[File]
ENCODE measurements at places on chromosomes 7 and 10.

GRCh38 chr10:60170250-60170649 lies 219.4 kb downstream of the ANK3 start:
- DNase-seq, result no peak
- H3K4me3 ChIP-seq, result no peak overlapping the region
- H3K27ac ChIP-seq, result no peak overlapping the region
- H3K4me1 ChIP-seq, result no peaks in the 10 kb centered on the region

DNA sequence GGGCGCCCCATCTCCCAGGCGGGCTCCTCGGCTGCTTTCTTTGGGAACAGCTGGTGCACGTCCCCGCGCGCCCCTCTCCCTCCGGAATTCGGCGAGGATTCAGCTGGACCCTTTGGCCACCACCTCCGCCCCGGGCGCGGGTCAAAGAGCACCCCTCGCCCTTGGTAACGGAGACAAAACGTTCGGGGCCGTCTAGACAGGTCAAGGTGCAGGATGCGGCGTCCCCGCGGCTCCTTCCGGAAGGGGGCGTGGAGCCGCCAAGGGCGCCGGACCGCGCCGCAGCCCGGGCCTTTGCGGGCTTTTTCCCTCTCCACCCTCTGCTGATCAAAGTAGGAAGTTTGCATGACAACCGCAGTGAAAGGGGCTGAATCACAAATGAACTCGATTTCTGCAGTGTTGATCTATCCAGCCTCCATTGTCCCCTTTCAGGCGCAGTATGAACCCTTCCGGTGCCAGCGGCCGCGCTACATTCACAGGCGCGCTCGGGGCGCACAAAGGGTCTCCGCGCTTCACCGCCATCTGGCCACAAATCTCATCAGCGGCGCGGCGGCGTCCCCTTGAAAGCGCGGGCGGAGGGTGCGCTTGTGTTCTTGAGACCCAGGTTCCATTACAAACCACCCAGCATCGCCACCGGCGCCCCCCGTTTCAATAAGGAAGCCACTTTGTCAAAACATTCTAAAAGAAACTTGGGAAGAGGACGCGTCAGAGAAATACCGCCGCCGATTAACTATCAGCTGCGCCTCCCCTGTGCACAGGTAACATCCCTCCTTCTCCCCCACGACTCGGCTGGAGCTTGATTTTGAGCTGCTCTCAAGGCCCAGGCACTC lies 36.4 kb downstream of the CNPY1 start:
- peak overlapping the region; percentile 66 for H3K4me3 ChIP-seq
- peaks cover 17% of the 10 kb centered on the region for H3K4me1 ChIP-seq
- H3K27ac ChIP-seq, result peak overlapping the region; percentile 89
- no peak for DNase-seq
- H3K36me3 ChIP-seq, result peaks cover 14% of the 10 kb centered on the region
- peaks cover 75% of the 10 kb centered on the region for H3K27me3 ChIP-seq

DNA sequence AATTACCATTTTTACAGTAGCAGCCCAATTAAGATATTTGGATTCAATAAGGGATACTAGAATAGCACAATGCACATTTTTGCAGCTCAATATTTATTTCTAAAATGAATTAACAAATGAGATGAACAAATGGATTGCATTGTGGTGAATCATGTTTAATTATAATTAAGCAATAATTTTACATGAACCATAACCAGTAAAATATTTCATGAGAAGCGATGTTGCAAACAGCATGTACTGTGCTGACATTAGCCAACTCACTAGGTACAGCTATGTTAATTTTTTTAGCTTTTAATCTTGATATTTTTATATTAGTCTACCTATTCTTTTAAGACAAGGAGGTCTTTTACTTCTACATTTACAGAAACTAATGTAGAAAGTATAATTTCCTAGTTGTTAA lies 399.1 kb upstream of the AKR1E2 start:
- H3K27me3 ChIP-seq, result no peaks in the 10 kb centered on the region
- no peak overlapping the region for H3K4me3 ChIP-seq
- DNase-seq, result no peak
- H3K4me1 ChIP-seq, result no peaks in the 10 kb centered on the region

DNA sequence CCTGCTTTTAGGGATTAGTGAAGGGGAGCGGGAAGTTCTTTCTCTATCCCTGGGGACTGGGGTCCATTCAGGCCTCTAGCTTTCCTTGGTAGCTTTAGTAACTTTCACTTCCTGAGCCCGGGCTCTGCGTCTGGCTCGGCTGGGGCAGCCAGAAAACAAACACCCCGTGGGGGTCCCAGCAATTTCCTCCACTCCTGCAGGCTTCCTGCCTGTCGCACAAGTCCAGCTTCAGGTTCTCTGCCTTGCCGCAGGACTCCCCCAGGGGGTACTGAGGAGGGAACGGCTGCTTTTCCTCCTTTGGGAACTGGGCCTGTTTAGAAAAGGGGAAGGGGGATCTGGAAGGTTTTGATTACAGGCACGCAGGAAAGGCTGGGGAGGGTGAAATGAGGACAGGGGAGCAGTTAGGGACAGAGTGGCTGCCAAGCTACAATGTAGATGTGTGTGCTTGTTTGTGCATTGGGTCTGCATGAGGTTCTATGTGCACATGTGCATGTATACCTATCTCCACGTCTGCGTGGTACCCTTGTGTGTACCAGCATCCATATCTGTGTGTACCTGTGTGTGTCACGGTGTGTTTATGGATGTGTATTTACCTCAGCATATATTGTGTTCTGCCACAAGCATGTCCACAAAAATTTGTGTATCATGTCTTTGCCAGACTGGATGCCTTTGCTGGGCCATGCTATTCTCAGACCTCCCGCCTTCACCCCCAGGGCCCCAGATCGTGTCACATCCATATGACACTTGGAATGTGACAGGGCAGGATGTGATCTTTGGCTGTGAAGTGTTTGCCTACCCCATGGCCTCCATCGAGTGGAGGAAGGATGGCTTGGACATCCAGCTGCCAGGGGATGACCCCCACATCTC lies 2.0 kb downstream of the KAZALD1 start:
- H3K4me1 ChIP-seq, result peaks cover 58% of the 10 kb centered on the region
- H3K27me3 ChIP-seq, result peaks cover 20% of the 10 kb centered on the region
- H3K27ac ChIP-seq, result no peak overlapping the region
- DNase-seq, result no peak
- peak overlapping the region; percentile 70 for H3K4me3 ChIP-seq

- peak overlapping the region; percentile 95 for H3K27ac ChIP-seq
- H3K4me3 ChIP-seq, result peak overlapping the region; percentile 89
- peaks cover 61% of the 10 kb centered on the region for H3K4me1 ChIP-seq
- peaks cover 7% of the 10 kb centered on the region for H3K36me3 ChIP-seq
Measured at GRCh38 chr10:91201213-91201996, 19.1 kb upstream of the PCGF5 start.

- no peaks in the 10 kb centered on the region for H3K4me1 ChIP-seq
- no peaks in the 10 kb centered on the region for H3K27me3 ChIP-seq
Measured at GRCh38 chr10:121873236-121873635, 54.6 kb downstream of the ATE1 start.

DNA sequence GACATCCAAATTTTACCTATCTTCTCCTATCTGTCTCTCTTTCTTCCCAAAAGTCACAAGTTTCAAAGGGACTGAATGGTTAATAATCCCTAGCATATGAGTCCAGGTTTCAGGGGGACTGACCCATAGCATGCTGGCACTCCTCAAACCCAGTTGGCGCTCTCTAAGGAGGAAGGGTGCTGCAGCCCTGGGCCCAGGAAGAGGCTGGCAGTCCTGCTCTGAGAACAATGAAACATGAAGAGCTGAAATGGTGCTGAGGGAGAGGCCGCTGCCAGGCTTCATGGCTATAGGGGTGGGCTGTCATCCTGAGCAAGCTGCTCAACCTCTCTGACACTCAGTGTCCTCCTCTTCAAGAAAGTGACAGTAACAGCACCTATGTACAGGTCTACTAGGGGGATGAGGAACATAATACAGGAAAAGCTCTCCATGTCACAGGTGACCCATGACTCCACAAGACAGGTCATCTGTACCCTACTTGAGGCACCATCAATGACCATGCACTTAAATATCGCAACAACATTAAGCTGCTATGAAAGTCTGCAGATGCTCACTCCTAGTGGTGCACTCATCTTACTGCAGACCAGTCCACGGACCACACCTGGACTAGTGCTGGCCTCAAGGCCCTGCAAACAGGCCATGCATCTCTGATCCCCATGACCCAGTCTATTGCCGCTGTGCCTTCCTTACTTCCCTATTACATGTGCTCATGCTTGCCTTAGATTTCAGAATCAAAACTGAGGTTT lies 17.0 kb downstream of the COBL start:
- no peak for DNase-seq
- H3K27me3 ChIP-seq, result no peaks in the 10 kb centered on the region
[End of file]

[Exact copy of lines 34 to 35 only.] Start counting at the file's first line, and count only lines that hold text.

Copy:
- no peak for DNase-seq
- H3K27me3 ChIP-seq, result no peaks in the 10 kb centered on the region